Engineering, gives usa precise description of the chemical processinvolved. He argues that fossil fuels form when "the early sedimentarylayers" at the bottom of a basin are deprived of oxygen such that theorganic matter in them did not decay, "as it does in the common settingof kitchen compost." Then, "
bacteria" can "go to work andturn the organic material into the substance
. Kerogen can bethought of as immature oil." The term "anaerobic" refers to a processoccurring in the absence of oxygen. When kerogen is found at depths of between 6,000 and 13,000 feet, and when the temperature and pressureare "right," the kerogen "in the source rock will be cracked into oil. Thiszone is called the oil window. At depths greater than 13,000 ft.temperatures are so high that oil is cracked into gas."Kerogen, it turns out, is not a chemist's term. Kerogen is a loose,geological term (deriving from the ancient Greek word keros, meaningwax) that an industry oil glossary defines as follows:
Kerogen. The naturally occurring, solid, insoluble organicmaterial that occurs in source rocks and can yield oil uponheating.
Webster's Dictionary defines kerogen in a somewhat circular fashion:"bituminous material occurring in shale and yielding oil when heated."Yet, Webster's defines bitumen as "any of various mixtures of hydrocarbons (as tar) often together with their nonmetallic derivativesthat occur naturally or are obtained as residues after heat-refiningnaturally occurring substances (as petroleum)." Kerogen is not a termtypically found in chemistry textbooks or specifically used byprofessional chemists. Use of the term kerogen is generally a signal thatyou are dealing with a petroleum geologist or engineer, not a chemicalscientist.Ker Than, a staff writer for LiveScience.com, providesthe commonsense explanation for how kerogen is supposed to transform into "fossilfuel."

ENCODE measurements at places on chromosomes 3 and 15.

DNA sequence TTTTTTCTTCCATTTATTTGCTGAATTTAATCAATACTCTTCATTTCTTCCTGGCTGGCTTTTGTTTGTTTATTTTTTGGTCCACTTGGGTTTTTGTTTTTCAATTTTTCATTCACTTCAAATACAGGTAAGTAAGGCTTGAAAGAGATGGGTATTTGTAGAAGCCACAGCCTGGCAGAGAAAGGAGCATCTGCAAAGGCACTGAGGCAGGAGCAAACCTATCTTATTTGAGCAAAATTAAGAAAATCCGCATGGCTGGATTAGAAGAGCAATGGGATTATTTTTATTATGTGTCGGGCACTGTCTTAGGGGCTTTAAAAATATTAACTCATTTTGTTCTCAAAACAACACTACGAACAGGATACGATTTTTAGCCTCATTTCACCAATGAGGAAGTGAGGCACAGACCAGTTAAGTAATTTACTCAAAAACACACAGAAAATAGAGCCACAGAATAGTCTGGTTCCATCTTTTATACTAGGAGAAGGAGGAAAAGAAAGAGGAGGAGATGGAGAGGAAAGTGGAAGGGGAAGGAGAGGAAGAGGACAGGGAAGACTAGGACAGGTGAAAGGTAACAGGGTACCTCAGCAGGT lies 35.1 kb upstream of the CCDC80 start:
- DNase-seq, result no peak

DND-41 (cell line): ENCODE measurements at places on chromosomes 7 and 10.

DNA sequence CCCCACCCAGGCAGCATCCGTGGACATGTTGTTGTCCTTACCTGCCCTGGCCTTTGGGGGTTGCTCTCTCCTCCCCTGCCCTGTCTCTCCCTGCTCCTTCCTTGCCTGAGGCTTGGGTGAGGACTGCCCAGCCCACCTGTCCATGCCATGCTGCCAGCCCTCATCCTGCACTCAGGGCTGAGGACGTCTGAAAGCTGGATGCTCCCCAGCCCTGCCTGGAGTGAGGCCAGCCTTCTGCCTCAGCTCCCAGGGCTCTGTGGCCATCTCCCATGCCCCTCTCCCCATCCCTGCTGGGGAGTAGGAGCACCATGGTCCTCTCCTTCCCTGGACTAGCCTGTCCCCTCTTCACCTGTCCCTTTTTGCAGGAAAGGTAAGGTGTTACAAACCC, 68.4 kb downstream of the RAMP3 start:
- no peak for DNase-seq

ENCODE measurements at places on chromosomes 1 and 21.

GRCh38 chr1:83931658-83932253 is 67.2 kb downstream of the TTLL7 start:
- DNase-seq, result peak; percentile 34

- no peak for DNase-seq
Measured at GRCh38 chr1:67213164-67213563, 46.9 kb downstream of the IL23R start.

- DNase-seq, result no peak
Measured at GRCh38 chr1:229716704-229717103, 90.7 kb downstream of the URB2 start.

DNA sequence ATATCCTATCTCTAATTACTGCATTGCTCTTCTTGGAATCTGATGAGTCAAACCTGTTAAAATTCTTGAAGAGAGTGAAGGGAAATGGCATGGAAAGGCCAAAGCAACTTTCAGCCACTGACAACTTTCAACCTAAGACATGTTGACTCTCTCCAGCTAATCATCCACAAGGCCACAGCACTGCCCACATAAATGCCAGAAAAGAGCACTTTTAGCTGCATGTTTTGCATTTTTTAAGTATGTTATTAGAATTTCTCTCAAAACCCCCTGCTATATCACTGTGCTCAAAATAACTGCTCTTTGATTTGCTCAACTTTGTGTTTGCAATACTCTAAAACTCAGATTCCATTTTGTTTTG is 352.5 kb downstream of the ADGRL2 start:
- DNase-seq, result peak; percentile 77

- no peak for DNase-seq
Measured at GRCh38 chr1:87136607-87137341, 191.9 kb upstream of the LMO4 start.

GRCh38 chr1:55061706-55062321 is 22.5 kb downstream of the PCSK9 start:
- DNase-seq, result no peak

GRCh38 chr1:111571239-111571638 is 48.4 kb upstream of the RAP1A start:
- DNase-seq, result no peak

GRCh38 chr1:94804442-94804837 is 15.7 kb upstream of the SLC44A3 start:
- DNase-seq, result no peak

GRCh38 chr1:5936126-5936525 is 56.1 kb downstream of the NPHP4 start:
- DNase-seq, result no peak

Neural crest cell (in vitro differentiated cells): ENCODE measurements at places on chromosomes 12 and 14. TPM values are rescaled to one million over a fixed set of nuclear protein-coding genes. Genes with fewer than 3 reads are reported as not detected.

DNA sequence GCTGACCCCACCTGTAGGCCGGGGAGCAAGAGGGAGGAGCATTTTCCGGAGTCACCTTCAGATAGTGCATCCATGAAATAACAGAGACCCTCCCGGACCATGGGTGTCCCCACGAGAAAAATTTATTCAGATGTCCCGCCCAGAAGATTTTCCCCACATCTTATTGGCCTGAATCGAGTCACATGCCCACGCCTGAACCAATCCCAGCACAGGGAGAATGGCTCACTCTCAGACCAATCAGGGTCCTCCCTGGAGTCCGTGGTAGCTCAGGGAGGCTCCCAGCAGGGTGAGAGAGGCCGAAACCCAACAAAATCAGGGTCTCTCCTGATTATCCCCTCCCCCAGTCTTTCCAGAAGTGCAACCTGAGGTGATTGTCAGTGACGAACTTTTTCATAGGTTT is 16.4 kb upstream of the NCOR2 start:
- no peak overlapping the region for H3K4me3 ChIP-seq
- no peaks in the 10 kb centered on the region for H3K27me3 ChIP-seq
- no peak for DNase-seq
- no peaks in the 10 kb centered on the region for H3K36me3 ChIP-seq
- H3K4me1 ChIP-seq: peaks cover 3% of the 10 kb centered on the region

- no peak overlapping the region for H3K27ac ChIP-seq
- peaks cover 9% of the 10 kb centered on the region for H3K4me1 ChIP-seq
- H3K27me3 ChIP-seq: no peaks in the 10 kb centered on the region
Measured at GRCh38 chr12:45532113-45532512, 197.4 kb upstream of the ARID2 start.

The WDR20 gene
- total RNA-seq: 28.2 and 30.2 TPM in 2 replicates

In the leading theory, dead organic material accumulateson the bottom of oceans, riverbeds or swamps, mixing withmud and sand. Over time, more sediment piles on top and the resulting heat and pressure transforms the organic layer into a dark and waxy substance known as kerogen. Left alone, the kerogen molecules eventually crack,breaking into shorter and lighter molecules composed almost solely of carbon and
atoms. Depending onhow liquid or gaseous this mixture is, it will turn into either petroleum or natural gas.
Chemical textbooks typically do not provide chemical formulae forkerogen. What we do find in chemical textbooks are many descriptionsof how hydrocarbons form when carbon and hydrogen atoms bond toeach other by the covalent bonds. So methane is CH4, the first memberof what becomes an alkane series, such that members having two-,three-, and four-carbon atoms are ethane, propane and butane,respectively. We have yet to find a chemistry textbook that refers to"kerogen" or describes any combination of ancient algae, tiny Mesozoic
, or dinosaurs as necessary or sufficient ingredients in theformation of common saturated hydrocarbons such as methane, ethane,propane or butane. Methane is also commonly found on planets such asSaturn (and its moon Titan) where science has never recorded thepresence of living plants or animals.Sometimes chemistry textbooks revert to the common wisdom andprovide a loose verbal description of "natural gas" as having beenformed by "the anaerobic decay of plants and animals" (as we notedbefore, "anaerobic" refers to a process occurring in the absence of oxygen). The textbooks, however, fail to reference any laboratory
where this process has been demonstrated.The transformation from "kerogen" to "fossil fuels" appears to be more aCourt scolds city for'hostility' toward churchSuspects in Turkish attack accuse each otherStreet preacher set tochallenge powers that beGuv's son parties inhistoric landmark State falsely accuses 3,000of child abuseHomeschooling,homesteading mom joinsteamScientists debate cause of feared 'worms-under-skin'diseaseHeathrow passengers leftunchecked Today's WNDCommentary Highlights
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